It falls to analysts like Alexious Lee, head of China industrial research at CLSA, to make sense of the vast scope and long-term themes of Belt and Road. Lee heads CLSA’s research coverage of Belt and Road and public-private partnerships, assisting clients seeking access to China for projects related to the new Silk Road.
Speaking in July, Lee
says that $600 billion of framework agreements have been signed around
infrastructure, of which about $400 billion is in energy, power and
“The other 30% of these projects would be policy
projects – those that depend on what the country wants. So, if Thailand
wants a metro system, China can help.
“So, 70% of what has been signed is to enforce energy and trade security, and 30% is for bilateral collaboration.”
that $600 billion, Lee sees $200 billion as being underway. He believes
the total value of projects could treble within five years. He is
encouraged by, for example, seven countries coming together in May to
talk about improving connectivity through railway development and
signing improvement plans to increase speed, quality, connectivity and
“Politically, that’s a very big achievement,”
he says. “We are starting from a stage where we have had no investment
in railway at all: it’s all been talk.”
Lee, like many of the
people interviewed, was at the Belt and Road Forum in Beijing in May,
and came away from it with a different point of view to many others.
guys always think infrastructure is the key theme in Belt and Road,” he
says. “It’s not. In the opening speech, it was clear: the most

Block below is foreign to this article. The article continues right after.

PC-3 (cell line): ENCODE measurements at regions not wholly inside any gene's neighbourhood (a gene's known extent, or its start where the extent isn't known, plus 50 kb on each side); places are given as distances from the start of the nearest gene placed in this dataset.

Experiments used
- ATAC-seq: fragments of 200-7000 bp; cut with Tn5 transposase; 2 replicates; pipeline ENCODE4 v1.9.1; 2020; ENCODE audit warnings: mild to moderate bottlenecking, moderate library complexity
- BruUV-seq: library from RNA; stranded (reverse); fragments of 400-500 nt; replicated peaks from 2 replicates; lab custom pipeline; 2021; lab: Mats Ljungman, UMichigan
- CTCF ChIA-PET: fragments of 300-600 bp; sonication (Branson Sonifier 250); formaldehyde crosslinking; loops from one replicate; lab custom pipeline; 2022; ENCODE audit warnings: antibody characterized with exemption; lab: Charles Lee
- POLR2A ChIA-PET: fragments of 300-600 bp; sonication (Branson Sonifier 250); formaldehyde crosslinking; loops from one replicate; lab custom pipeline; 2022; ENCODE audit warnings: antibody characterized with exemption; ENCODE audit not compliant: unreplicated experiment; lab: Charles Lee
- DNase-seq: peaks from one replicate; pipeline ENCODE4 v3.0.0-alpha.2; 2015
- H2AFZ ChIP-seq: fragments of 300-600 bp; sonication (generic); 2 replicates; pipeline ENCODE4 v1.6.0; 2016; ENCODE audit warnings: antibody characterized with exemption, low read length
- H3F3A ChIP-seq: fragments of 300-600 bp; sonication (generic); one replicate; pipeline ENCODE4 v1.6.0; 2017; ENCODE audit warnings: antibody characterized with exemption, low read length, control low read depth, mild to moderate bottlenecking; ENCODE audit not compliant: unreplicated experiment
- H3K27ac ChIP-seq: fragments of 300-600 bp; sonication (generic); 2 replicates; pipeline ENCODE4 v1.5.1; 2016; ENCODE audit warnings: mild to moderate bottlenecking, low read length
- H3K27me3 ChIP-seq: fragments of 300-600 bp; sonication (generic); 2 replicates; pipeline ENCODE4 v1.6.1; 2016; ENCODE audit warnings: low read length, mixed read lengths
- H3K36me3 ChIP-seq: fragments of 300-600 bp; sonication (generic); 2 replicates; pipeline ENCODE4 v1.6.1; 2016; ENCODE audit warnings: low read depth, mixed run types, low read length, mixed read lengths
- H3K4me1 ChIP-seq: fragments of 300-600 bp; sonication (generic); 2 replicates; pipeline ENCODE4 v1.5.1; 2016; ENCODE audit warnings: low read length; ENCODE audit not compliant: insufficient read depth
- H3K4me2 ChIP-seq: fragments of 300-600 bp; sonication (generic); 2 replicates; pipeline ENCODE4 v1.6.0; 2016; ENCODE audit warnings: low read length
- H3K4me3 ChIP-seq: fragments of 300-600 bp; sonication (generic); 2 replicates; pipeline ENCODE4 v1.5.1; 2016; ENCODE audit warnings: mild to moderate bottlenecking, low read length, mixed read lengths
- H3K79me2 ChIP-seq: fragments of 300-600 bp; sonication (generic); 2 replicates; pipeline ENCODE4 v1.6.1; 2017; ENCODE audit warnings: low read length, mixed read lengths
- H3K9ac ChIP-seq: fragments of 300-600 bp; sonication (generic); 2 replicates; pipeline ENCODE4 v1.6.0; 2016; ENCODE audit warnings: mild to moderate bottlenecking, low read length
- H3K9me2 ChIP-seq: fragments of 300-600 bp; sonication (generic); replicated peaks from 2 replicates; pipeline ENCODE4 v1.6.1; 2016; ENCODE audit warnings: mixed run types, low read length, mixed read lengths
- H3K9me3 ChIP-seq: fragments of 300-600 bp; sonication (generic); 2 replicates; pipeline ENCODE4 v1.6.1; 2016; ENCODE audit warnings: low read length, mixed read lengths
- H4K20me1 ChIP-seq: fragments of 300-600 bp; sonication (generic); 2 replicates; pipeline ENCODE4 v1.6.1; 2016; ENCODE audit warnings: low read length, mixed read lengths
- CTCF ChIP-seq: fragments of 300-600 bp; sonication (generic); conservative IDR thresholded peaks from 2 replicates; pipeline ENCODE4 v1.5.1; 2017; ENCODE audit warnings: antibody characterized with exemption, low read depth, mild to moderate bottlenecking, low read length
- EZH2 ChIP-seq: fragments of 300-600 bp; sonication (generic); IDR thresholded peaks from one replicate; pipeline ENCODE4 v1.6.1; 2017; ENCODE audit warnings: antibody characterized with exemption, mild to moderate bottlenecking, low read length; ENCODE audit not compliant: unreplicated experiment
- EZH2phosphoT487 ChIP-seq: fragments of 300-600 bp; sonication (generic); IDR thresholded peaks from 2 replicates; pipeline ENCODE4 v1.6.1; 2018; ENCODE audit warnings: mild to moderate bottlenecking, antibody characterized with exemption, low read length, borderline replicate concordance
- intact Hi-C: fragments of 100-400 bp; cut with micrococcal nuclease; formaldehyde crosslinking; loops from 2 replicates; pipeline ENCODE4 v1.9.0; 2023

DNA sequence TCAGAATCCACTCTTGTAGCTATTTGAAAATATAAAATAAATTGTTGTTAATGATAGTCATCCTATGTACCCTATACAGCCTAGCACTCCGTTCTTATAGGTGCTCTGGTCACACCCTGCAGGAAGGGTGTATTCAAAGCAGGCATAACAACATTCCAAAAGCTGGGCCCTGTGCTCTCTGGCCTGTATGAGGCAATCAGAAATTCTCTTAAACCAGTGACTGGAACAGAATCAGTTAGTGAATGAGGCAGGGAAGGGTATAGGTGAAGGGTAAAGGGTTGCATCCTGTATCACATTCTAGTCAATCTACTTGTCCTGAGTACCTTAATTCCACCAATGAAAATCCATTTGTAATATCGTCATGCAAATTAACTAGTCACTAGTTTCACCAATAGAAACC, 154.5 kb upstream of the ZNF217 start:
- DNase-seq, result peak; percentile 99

important theme to the Chinese government is trade.”
15 free trade agreements today, he says, with an eclectic bunch of
partners, from Asean to Iceland, Australia to Peru; he predicts the
number will reach 30, maybe even 40, by the end of 2020.
also interested in the way that the AIIB and Silk Road Fund – although
they are very different institutions – may shape the way funding works
in the region.
Before the appearance of these institutions, he
notes, there were some countries that appeared to be off-limits for the
World Bank and ADB for political reasons: he cites Thailand after the
military coup as an example. After China began to fund in Thailand, the
international multilaterals changed their tune and re-engaged.
Alexious Lee, CLSA
growth in the region may change the way traditional agencies decide who
they lend to and who they do not want to lend to,” he says.
notes, however, that AIIB is not a policy instrument like the Silk Road
Fund (a message AIIB is extremely keen to convey). “AIIB wants
commercially viable projects with a solid internal rate of return,” he
says. “Silk Road Fund is 100% Chinese sovereign and will take on
strategic projects that cannot be quantified just by IRR. It is, in
simple terms, a tap for financing countries that have been deprived of
funding from the rest of the world.”
Although Pakistan is the
place that gets the most headlines for Belt and Road projects so far,
for Lee the real meat of it all is the ‘stans’ of central Asia.
are the most eager to work with China,” he says. “Kazakhstan,
Uzbekistan – these are oil and gas countries in a market crying out for
energy security, and they are much more important to China than whether
they can get involved in an Indonesian railway to Bandung.” (China is
involved in the Jakarta-Bandung railway, incidentally, although the $5.5
billion project remains 60% owned by Indonesia.)
As an analyst,
Lee is expected to find the stock market winners that come with Belt
and Road. Lee has buy recommendations on the H-shares of China
Communications Construction Company and China Railway Construction Corp,
but an under-perform on China Railway Group, demonstrating that simply
buying everything in a sector is to miss the nuances of individual